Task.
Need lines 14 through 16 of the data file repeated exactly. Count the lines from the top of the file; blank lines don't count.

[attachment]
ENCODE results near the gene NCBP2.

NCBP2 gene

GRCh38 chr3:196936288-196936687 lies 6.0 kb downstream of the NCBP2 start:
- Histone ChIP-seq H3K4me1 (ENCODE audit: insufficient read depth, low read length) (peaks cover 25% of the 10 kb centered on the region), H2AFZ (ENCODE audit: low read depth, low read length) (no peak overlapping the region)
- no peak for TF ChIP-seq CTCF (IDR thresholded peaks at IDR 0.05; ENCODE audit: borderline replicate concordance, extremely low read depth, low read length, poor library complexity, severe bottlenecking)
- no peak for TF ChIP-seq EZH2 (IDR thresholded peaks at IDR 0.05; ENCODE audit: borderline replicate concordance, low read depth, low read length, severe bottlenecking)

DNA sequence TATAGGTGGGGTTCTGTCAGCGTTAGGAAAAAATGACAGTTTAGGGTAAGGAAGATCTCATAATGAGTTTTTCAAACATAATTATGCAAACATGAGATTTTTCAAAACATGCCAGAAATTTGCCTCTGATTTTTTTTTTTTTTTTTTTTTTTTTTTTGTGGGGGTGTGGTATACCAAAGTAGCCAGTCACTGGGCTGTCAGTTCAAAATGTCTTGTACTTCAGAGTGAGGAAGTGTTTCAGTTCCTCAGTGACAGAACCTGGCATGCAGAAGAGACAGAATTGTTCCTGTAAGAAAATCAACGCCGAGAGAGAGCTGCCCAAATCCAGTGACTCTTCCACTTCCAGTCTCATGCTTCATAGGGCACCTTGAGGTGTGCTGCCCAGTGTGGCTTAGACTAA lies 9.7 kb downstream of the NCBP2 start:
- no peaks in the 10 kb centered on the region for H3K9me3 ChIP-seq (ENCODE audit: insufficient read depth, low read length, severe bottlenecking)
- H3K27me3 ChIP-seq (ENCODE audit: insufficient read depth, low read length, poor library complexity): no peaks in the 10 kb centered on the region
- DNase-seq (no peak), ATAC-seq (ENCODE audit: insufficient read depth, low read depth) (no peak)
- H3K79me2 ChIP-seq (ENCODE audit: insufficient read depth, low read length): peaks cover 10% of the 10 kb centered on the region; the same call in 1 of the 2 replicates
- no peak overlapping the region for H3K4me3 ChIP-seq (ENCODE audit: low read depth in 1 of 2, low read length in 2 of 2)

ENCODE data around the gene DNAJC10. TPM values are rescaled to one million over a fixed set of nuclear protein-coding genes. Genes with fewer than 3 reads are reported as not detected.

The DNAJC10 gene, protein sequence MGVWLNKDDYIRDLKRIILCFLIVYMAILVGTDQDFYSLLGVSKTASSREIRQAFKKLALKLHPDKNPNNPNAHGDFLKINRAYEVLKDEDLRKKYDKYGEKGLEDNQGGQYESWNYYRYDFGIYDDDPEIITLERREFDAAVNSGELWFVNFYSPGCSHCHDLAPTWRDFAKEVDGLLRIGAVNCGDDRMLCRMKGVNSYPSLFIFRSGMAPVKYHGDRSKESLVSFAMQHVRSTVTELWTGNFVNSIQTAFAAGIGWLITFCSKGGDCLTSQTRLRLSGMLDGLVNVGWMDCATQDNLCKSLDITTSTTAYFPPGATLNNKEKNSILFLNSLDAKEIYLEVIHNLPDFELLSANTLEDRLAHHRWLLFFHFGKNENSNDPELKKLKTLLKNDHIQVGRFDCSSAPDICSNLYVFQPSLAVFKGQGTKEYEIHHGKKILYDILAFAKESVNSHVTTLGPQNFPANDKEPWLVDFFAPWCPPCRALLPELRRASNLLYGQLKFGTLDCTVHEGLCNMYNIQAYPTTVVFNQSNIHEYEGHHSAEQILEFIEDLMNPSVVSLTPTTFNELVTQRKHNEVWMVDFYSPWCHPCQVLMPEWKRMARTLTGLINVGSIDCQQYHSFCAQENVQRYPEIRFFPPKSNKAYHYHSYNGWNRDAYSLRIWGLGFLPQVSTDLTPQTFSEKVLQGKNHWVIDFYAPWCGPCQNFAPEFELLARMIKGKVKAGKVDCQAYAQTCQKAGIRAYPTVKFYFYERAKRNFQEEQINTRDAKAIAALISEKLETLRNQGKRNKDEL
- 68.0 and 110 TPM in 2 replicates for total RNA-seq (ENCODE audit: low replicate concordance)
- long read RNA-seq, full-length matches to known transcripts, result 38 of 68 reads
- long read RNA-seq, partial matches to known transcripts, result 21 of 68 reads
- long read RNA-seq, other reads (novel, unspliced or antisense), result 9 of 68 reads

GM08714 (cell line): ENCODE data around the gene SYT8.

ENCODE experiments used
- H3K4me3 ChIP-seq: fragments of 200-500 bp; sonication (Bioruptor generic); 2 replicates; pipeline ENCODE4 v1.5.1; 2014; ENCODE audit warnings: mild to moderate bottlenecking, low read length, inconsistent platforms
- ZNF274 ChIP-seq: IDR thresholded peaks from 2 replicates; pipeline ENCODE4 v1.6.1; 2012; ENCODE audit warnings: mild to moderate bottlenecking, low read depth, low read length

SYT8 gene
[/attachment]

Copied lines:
The DNAJC10 gene, protein sequence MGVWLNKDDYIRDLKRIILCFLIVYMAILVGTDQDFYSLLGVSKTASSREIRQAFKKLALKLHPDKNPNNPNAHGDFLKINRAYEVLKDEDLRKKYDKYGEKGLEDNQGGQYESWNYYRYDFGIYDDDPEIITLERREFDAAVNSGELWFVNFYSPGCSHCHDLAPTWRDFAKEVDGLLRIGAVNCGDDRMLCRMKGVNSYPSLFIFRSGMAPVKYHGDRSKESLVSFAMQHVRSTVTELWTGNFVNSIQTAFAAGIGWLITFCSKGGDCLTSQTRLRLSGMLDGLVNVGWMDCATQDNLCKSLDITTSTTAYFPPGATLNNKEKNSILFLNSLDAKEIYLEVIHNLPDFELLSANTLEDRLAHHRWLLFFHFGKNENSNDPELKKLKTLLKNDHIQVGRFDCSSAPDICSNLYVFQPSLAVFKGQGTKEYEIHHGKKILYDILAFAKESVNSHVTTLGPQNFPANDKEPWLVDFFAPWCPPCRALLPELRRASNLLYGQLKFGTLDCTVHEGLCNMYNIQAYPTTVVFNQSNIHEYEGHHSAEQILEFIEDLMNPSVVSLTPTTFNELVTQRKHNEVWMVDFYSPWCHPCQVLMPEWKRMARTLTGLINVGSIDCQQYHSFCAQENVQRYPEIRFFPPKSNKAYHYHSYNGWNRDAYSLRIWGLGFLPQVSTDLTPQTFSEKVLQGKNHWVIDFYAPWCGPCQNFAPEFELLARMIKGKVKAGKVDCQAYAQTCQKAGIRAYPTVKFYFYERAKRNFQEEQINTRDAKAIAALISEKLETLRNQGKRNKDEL
- 68.0 and 110 TPM in 2 replicates for total RNA-seq (ENCODE audit: low replicate concordance)
- long read RNA-seq, full-length matches to known transcripts, result 38 of 68 reads